Movie Reviews by EDF and Lisa Henshall
Starring: Emily Perkins, Katherine Isabelle, Kris Lemche, Mimi Rogers
Director: John Fawcett
Review by EDF
In the last five years, one of the masters of horror, Wes Craven, along with Hollywood, has managed to turn the horror genre into a laughable farce. You don’t really need me to point a finger at the movies in question; we all know which ones they are. Whereas before a horror movie would scare you and show gross-out scenes that would have you talking for ages, it’s turned into comedy-horror –
until now, that is. Here comes, probably, the first best horror-comedy movie of the 21 st century – GINGER SNAPS.
Following the exploits of the sisters of Goth, the Fitzgerald sisters – Brigitte and Ginger (Emily Perkins and Katharine Isabelle) – have a worryingly morbid fascination with death. They attend their local school and extend their weirdness into the classroom, including a photographic project depicting them in a number horrible ways one could die, including the classic death by lawnmower. While the photos shock their teacher, the sisters are not really bothered by what other people think of their actions.
The sisters act like they are joined at the hip. Brigitte, who is a year younger, moved up a school year to be with Ginger. While the boys fantasise about what the sisters would be like, the girls scorn them for being freaks.
While roaming around town one night, bent on revenge against one of the school’s pretty girls by photographing the fake death of her dog, they come across the dog in the park already dead, spliced open. All of a sudden there is blood trickling down Ginger’s leg – she’s now having her very first period. Fearing the worst when they hear something moving in the bushes, they start to leave when suddenly Ginger is dragged away by something possessing fierce strength and speed. Brigitte eventually saves Ginger by using the flash on her camera. As they escape, the werewolf follows them and is knocked down and killed by the surprised local drug dealer Sam (Kris Lemche). The sisters scamper off into the night.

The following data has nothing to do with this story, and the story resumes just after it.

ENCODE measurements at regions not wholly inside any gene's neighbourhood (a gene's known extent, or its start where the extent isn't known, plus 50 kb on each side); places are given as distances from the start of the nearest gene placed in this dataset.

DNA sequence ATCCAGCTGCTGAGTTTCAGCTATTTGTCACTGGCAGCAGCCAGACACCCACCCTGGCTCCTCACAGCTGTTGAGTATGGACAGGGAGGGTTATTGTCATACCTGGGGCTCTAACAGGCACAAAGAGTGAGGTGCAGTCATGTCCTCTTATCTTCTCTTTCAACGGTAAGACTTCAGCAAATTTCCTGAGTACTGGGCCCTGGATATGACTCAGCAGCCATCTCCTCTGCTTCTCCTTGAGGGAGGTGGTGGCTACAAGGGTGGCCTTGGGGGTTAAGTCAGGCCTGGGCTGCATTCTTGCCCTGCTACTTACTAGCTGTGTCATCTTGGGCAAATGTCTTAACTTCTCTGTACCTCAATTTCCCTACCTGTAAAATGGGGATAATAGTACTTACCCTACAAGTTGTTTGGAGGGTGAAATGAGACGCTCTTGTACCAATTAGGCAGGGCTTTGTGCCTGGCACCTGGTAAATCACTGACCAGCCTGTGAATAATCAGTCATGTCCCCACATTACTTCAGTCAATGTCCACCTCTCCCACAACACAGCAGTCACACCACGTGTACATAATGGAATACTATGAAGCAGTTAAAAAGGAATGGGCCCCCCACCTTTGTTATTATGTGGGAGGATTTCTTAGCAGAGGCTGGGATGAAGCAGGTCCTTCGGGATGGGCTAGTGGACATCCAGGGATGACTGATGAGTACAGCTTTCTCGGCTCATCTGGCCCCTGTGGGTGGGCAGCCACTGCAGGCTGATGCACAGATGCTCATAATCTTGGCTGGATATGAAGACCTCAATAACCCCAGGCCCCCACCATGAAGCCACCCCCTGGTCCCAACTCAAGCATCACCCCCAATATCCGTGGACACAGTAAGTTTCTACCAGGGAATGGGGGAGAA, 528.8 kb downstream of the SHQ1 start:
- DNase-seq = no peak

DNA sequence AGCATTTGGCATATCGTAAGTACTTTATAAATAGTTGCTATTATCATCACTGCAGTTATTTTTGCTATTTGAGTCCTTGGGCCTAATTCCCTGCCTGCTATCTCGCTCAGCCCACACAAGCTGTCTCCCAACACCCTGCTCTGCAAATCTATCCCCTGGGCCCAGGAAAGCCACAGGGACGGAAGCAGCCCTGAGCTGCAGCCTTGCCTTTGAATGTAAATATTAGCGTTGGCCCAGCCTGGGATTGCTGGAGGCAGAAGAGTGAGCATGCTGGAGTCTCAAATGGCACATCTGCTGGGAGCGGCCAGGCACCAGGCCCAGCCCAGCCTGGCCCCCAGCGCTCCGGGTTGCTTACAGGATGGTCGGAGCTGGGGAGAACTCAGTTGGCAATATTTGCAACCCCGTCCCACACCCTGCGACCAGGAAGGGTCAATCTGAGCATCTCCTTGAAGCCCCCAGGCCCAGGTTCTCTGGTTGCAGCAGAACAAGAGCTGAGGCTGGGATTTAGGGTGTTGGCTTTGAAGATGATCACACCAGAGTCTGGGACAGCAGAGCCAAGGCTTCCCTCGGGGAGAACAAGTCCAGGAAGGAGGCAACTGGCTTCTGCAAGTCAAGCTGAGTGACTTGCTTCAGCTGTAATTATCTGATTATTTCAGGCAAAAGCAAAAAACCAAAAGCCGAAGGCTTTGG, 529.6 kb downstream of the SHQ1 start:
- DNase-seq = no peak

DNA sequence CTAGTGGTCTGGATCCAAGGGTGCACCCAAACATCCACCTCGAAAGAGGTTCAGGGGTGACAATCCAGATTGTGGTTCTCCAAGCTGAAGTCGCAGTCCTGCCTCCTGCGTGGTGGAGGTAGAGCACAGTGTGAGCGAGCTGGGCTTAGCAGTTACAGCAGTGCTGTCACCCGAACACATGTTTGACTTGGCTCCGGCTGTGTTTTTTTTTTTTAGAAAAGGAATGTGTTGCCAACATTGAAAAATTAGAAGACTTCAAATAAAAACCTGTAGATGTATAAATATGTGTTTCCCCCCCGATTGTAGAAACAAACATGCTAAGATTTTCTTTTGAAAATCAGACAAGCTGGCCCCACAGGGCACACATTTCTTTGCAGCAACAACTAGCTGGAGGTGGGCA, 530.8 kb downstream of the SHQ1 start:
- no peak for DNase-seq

Back in their bedroom, Brigitte sees to Ginger’s severe wounds, which heal up very quickly. There is now a change in Ginger’s behaviour. She cannot stay awake in class and is now interested in men spending less time with Brigitte, even ignoring her at times. Brigitte finds out that the owner of the van from the previous night was Sam and questions him about what he remembers seeing. Confirming her own fears that it was a werewolf, Sam who fancies Brigitte, agrees to help her find a cure when she tells him that she was the one who had been bitten by the werewolf. Sam goes off to check some reference books for a cure because the creature wasn’t killed by a silver bullet but by a speeding truck.
During the middle of the night, Brigitte goes over to a sleeping Ginger and discovers a tail growing. To stop it being discovered, Brigitte helps Ginger tie the wagging tail to her leg. Meanwhile their oh-so-righteous mother Pamela (Mimi Rogers) notices some change within the girls and tries to get them to speak to her. As with most parent/child relationships, they keep quiet while receiving some hilarious advice from their mother. As the next full moon approaches, Ginger’s behaviour gets out of hand and Brigitte knows she has to take control of the situation or fear losing her sister.